August 21, 2017

Sweet Fruit From A Thorny Tree

Charles Spurgeon

At times when our heavenly Father weighs out to us a portion of wormwood and gall in the form of bloody pain, we very naturally ask the reason why. Human nature at times asks the question in petulance and gets no answer. Faith asks with bated breath and gains a gracious reply.

Our Lord has a right to do with us as He wills, and His dispensations are not to be challenged as though He were bound to give an account of His doings at the court of our bewildered reason. Still, if we are fully persuaded that the Lord always acts in love and wisdom, we may inquire into His design, and so far as experience can help, we may see the result of the suffering that He inflicts.

What are the comfortable fruits of righteousness that are produced by watering the soul from the bitter lakes? Where are the jewels of silver and gold with which we are adorned when we leave the Egyptian bondage of pain and weariness? May I, who have of late been a prisoner of the Lord in the sick chamber, witness my confession.

To Reduce Our Self-esteem

First, pain teaches us our nothingness. Health permits us to swell in self-esteem and gather much which is unreal, whereas sickness makes our feebleness conspicuous, and at the same time breaks up many of our shams. We need solid grace when we are thrown into the furnace of affliction; gilt and tinsel shrivel up in the fire.

The patience in which we rather prided ourselves — where is it when sharp pangs succeed each other like poisoned arrows setting the blood on fire? The joyful faith, that could do all things and bear all sufferings, is it always at hand when the time of trial arrives? The peace that stood aloft on the mountain’s summit and serenely smiled on storms beneath, does it hold its ground quite so easily as we expected when the day of battle comes?

How have I felt dwarfed and diminished by pain and depression! The preacher to thousands could creep into a nutshell and feel himself smaller than the worm that bored the tiny round hole by which he entered. I have admired and envied the least of my Lord’s servants and desired their prayers for me, though I felt unworthy of the kind thoughts of the weakest of them.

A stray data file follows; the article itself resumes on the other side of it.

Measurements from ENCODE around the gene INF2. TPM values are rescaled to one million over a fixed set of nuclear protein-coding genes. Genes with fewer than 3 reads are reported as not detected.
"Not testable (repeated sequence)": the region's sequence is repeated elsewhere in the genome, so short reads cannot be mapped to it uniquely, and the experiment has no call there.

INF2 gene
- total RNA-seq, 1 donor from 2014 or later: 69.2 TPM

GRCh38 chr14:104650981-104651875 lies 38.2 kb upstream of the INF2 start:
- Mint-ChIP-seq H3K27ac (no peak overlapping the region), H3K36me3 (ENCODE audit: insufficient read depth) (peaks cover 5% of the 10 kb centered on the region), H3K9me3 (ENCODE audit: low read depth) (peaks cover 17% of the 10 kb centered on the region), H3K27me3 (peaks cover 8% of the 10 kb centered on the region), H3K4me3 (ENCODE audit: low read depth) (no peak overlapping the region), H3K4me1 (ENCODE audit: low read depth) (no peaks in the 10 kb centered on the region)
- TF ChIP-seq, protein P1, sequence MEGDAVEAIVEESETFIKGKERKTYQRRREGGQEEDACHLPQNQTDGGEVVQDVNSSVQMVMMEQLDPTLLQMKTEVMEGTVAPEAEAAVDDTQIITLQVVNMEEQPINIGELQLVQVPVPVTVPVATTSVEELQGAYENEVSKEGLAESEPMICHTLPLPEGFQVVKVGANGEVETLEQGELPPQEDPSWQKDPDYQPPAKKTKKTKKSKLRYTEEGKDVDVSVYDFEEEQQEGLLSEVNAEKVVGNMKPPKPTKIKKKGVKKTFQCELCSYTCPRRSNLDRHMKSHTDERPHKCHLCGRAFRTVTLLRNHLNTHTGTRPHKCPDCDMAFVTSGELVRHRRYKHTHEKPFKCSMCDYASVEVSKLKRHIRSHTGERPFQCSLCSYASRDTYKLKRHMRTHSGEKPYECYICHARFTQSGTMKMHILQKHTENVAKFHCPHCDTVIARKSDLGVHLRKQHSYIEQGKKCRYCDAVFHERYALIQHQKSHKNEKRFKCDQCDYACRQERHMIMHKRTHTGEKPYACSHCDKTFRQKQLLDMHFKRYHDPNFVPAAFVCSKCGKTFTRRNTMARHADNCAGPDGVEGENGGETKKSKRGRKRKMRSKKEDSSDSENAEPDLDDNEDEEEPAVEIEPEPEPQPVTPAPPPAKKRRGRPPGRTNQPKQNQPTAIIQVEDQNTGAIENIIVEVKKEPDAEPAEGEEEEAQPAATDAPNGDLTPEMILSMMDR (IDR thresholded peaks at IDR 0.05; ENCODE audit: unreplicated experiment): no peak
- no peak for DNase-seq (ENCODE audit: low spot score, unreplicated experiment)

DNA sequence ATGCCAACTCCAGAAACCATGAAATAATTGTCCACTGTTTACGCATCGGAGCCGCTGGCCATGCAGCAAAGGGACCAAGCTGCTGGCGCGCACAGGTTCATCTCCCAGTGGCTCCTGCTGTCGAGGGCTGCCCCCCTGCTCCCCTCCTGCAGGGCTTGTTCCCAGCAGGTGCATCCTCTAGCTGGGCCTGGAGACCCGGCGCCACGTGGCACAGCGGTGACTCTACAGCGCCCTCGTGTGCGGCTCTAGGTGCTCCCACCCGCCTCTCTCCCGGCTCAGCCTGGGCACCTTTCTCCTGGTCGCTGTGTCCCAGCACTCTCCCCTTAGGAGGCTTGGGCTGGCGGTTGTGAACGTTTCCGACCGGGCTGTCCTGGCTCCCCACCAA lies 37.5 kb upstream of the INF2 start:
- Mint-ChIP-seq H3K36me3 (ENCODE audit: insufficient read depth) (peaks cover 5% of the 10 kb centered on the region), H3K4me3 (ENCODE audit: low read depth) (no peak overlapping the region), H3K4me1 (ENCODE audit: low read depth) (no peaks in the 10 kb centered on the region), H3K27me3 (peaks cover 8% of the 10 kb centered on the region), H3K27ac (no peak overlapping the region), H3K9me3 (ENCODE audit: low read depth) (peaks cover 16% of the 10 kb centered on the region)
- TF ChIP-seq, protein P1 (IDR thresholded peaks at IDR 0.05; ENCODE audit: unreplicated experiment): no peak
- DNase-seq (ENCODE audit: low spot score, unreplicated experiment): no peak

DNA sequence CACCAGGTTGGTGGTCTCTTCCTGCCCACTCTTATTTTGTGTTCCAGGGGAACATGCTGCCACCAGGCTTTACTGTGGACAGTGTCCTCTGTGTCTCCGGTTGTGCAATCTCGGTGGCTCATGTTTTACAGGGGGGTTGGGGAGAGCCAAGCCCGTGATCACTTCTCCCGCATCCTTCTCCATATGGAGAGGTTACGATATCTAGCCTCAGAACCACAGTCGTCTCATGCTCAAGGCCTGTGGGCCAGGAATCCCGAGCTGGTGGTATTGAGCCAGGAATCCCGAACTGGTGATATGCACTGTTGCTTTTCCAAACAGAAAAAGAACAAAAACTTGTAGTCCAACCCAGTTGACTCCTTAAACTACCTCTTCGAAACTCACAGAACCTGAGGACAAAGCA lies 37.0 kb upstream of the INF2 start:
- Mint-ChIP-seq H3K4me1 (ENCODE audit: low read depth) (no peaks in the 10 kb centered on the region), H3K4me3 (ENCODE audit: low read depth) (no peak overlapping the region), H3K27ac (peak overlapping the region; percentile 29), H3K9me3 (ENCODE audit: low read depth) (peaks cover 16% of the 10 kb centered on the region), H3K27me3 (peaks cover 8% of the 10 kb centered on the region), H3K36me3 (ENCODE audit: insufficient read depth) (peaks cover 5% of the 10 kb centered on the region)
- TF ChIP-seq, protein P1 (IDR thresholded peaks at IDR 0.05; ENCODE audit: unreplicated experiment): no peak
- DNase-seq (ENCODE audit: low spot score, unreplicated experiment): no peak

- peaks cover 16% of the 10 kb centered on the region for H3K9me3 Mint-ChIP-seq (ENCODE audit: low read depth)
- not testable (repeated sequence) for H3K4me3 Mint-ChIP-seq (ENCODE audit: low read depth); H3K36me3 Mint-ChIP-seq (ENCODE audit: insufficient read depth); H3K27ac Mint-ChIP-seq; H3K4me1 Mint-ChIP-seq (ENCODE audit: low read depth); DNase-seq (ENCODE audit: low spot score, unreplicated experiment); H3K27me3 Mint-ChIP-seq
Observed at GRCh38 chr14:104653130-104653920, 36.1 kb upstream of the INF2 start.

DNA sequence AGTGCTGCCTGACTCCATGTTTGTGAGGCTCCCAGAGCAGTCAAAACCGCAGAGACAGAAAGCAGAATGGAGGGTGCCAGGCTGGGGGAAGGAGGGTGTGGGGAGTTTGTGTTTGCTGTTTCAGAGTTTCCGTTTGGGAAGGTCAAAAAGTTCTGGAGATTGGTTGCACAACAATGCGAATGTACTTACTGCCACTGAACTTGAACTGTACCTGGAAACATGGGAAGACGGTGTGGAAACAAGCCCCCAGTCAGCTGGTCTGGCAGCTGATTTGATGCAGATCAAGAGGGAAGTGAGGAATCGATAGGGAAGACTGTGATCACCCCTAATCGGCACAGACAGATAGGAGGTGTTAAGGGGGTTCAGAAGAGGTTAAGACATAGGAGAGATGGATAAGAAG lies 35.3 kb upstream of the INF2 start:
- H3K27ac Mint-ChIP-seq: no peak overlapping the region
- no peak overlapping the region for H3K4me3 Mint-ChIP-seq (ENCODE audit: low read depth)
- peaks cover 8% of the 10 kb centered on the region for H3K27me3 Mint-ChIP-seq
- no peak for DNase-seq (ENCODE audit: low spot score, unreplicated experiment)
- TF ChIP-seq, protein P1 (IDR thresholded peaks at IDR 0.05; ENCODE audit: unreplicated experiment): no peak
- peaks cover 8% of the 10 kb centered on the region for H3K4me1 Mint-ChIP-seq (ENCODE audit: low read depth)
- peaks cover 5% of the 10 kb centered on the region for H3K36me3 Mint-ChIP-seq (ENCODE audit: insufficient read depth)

Most of us are far too great. A soap bubble has a scant measure of material in it for its size, and most of us are after the same order. It is greatly for our good to be reduced to our true dimension.

In stormy weather a low bush or narrow eaves may shelter a sparrow, while a larger bird must bear the beat of the rain and the wind. To be nothing, and to feel less than nothing, is most sweet, for then we cower down under the great wings of God as the little chick beneath the brooding hen, and in helplessness we find our strength and solace.

Nothing is lost, except that which ought to go: the flower falls, but the seed ripens. When nothing remains but the clinging of a weeping child who grasps his Father’s hand, nothing but the last resolve, Though he slay me, yet will I trust in him, no real loss has been sustained. Rather, a great gain has come to the humbled heart.

To Isolate Us from Burdens

Second, heavy sickness and crushing pain isolate us from a thousand minor cares. During such a season we cannot be cumbered with much serving, for others must take our place and be Martha in our stead. It is good if we are then enabled to take Mary’s place and even lie at Jesus’ feet. With me it has been so.